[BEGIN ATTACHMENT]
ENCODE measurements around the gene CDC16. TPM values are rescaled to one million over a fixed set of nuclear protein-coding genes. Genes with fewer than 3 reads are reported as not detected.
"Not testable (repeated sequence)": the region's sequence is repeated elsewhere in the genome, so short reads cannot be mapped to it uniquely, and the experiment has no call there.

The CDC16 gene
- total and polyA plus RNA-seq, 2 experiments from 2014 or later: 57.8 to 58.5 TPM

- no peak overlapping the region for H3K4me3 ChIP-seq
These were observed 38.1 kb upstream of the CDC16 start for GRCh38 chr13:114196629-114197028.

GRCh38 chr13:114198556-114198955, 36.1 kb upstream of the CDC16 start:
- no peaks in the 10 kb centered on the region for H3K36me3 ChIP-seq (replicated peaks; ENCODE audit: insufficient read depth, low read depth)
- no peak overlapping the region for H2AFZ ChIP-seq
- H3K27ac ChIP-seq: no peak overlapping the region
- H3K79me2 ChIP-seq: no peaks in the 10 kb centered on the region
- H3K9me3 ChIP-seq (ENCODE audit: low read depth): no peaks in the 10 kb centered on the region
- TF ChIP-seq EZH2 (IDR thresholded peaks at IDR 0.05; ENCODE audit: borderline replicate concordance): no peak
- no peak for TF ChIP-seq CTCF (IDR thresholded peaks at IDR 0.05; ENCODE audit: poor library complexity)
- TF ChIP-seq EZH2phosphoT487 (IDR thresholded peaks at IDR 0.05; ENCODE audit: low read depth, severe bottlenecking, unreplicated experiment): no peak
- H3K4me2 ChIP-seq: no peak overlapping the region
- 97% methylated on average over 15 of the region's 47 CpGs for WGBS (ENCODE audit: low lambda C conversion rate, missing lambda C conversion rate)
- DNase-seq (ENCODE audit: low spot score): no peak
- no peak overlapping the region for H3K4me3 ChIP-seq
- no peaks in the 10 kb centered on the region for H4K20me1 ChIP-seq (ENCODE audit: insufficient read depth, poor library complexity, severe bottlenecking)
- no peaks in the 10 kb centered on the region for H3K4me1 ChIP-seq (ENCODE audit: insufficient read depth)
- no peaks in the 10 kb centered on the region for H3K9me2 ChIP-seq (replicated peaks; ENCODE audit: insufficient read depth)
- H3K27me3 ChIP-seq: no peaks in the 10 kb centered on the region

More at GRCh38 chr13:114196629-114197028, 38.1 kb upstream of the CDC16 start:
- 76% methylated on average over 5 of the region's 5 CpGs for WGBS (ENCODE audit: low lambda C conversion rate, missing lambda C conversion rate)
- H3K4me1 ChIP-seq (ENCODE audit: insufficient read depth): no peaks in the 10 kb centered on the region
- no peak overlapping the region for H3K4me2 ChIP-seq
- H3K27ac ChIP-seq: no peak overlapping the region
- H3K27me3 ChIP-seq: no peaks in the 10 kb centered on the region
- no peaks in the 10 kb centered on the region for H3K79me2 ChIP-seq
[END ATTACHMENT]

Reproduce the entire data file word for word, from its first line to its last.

ENCODE measurements around the gene CDC16. TPM values are rescaled to one million over a fixed set of nuclear protein-coding genes. Genes with fewer than 3 reads are reported as not detected.
"Not testable (repeated sequence)": the region's sequence is repeated elsewhere in the genome, so short reads cannot be mapped to it uniquely, and the experiment has no call there.

The CDC16 gene
- total and polyA plus RNA-seq, 2 experiments from 2014 or later: 57.8 to 58.5 TPM

- no peak overlapping the region for H3K4me3 ChIP-seq
These were observed 38.1 kb upstream of the CDC16 start for GRCh38 chr13:114196629-114197028.

GRCh38 chr13:114198556-114198955, 36.1 kb upstream of the CDC16 start:
- no peaks in the 10 kb centered on the region for H3K36me3 ChIP-seq (replicated peaks; ENCODE audit: insufficient read depth, low read depth)
- no peak overlapping the region for H2AFZ ChIP-seq
- H3K27ac ChIP-seq: no peak overlapping the region
- H3K79me2 ChIP-seq: no peaks in the 10 kb centered on the region
- H3K9me3 ChIP-seq (ENCODE audit: low read depth): no peaks in the 10 kb centered on the region
- TF ChIP-seq EZH2 (IDR thresholded peaks at IDR 0.05; ENCODE audit: borderline replicate concordance): no peak
- no peak for TF ChIP-seq CTCF (IDR thresholded peaks at IDR 0.05; ENCODE audit: poor library complexity)
- TF ChIP-seq EZH2phosphoT487 (IDR thresholded peaks at IDR 0.05; ENCODE audit: low read depth, severe bottlenecking, unreplicated experiment): no peak
- H3K4me2 ChIP-seq: no peak overlapping the region
- 97% methylated on average over 15 of the region's 47 CpGs for WGBS (ENCODE audit: low lambda C conversion rate, missing lambda C conversion rate)
- DNase-seq (ENCODE audit: low spot score): no peak
- no peak overlapping the region for H3K4me3 ChIP-seq
- no peaks in the 10 kb centered on the region for H4K20me1 ChIP-seq (ENCODE audit: insufficient read depth, poor library complexity, severe bottlenecking)
- no peaks in the 10 kb centered on the region for H3K4me1 ChIP-seq (ENCODE audit: insufficient read depth)
- no peaks in the 10 kb centered on the region for H3K9me2 ChIP-seq (replicated peaks; ENCODE audit: insufficient read depth)
- H3K27me3 ChIP-seq: no peaks in the 10 kb centered on the region

More at GRCh38 chr13:114196629-114197028, 38.1 kb upstream of the CDC16 start:
- 76% methylated on average over 5 of the region's 5 CpGs for WGBS (ENCODE audit: low lambda C conversion rate, missing lambda C conversion rate)
- H3K4me1 ChIP-seq (ENCODE audit: insufficient read depth): no peaks in the 10 kb centered on the region
- no peak overlapping the region for H3K4me2 ChIP-seq
- H3K27ac ChIP-seq: no peak overlapping the region
- H3K27me3 ChIP-seq: no peaks in the 10 kb centered on the region
- no peaks in the 10 kb centered on the region for H3K79me2 ChIP-seq